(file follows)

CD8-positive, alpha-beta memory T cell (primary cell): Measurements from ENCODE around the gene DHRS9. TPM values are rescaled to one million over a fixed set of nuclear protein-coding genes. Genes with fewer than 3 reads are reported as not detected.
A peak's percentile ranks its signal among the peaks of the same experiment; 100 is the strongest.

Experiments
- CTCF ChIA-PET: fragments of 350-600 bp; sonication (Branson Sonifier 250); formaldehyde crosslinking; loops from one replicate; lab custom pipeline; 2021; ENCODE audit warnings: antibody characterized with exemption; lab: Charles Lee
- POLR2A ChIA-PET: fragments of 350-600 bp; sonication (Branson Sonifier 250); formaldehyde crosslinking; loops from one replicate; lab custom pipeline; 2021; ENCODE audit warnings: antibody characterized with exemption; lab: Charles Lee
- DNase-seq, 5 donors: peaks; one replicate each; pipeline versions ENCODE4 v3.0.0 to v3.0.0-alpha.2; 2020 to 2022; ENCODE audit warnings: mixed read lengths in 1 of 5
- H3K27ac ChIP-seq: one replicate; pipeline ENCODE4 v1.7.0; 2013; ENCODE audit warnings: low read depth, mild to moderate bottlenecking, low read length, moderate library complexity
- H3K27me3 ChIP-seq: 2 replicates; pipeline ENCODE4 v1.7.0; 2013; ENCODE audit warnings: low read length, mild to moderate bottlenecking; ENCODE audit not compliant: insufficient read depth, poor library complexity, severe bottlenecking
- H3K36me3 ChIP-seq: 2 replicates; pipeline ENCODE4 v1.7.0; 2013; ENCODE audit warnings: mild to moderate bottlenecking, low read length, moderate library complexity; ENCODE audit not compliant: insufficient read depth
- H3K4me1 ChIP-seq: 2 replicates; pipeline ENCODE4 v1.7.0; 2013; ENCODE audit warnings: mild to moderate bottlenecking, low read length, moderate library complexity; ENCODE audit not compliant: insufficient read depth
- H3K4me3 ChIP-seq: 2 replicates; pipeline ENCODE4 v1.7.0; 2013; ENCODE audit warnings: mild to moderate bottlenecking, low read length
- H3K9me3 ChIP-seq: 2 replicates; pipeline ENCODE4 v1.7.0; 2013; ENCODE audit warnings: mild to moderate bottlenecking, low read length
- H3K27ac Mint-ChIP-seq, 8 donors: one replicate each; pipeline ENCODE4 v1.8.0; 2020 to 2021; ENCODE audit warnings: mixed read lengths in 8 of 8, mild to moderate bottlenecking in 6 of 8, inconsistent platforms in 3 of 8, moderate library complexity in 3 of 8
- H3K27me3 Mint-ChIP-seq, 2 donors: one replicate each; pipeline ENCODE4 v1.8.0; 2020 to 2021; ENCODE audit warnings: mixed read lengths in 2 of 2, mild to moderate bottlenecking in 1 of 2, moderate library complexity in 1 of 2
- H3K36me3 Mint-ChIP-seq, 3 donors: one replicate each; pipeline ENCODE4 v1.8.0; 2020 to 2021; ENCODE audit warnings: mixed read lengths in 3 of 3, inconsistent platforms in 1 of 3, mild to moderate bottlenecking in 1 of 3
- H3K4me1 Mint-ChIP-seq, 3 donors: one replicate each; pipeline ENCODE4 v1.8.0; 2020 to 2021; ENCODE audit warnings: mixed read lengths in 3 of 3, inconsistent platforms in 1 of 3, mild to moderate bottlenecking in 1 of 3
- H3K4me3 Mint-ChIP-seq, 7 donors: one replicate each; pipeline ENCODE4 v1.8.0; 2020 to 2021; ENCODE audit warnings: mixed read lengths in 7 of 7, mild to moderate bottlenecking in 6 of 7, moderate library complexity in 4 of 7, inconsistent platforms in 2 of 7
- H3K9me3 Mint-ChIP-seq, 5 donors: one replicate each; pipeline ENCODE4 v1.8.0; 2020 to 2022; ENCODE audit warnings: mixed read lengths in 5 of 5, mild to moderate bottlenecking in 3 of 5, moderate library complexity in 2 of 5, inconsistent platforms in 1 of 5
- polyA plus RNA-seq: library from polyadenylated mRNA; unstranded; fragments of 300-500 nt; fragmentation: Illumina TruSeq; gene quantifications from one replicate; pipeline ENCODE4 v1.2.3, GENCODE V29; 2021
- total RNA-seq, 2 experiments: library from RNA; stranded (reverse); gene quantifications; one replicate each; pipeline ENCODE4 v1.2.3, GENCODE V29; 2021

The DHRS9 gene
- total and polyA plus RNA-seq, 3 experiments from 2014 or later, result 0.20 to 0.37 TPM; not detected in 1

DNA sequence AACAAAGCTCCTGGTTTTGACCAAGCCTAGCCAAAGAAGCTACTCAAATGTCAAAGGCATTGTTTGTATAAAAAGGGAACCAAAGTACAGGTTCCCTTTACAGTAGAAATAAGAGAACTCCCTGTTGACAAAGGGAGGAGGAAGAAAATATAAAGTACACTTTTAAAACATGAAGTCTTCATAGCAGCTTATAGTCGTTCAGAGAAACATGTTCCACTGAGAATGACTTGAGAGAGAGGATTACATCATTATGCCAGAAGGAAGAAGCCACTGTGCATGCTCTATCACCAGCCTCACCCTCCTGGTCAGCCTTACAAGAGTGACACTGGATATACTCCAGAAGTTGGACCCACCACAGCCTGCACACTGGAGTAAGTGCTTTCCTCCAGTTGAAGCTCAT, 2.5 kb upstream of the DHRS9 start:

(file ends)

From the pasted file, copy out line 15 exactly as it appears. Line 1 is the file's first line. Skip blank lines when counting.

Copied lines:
- H3K36me3 Mint-ChIP-seq, 3 donors: one replicate each; pipeline ENCODE4 v1.8.0; 2020 to 2021; ENCODE audit warnings: mixed read lengths in 3 of 3, inconsistent platforms in 1 of 3, mild to moderate bottlenecking in 1 of 3